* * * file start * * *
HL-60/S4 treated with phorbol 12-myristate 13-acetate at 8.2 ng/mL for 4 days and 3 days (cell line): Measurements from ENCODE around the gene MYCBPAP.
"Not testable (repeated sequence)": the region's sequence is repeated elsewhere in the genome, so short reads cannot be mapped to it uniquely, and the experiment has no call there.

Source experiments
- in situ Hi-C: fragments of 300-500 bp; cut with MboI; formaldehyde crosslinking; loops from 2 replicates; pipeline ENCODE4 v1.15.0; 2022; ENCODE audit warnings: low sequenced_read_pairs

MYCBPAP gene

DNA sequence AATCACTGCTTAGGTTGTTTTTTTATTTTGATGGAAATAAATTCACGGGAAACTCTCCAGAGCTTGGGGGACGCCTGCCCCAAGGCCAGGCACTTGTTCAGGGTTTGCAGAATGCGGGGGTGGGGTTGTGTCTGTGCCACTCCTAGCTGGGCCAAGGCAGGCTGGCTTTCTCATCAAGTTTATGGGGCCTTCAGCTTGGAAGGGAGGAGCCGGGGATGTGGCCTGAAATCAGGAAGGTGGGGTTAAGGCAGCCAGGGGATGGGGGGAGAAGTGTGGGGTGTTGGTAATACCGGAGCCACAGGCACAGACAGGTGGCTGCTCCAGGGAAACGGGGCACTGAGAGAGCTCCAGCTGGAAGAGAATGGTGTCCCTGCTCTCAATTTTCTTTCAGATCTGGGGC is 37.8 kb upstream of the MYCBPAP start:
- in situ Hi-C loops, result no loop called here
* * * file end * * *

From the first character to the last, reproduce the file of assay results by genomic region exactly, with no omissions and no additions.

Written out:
HL-60/S4 treated with phorbol 12-myristate 13-acetate at 8.2 ng/mL for 4 days and 3 days (cell line): Measurements from ENCODE around the gene MYCBPAP.
"Not testable (repeated sequence)": the region's sequence is repeated elsewhere in the genome, so short reads cannot be mapped to it uniquely, and the experiment has no call there.

Source experiments
- in situ Hi-C: fragments of 300-500 bp; cut with MboI; formaldehyde crosslinking; loops from 2 replicates; pipeline ENCODE4 v1.15.0; 2022; ENCODE audit warnings: low sequenced_read_pairs

MYCBPAP gene

DNA sequence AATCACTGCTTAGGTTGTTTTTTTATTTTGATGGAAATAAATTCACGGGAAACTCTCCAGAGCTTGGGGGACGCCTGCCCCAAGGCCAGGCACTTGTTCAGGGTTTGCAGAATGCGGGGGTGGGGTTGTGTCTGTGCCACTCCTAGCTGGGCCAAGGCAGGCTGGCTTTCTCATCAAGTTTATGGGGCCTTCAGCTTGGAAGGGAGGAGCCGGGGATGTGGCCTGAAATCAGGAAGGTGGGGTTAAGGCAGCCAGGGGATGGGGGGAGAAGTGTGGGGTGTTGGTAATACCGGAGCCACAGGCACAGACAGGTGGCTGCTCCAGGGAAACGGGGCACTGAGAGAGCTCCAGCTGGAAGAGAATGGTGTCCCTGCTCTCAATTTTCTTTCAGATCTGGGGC is 37.8 kb upstream of the MYCBPAP start:
- in situ Hi-C loops, result no loop called here